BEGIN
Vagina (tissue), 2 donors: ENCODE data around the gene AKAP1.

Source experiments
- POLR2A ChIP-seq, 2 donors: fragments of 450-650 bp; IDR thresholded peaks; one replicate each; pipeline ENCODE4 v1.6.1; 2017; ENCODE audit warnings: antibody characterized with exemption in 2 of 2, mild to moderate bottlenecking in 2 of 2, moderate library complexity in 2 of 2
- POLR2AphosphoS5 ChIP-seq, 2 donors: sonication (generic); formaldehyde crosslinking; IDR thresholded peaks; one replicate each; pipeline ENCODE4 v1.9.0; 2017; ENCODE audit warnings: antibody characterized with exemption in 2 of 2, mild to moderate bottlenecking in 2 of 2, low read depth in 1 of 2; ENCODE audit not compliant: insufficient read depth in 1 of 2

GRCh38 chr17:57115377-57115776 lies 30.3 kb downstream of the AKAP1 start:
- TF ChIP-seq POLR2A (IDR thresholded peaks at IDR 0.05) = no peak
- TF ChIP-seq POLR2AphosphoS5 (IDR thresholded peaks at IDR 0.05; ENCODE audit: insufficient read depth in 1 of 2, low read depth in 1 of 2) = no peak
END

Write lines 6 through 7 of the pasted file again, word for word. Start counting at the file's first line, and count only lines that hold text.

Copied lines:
- TF ChIP-seq POLR2A (IDR thresholded peaks at IDR 0.05) = no peak
- TF ChIP-seq POLR2AphosphoS5 (IDR thresholded peaks at IDR 0.05; ENCODE audit: insufficient read depth in 1 of 2, low read depth in 1 of 2) = no peak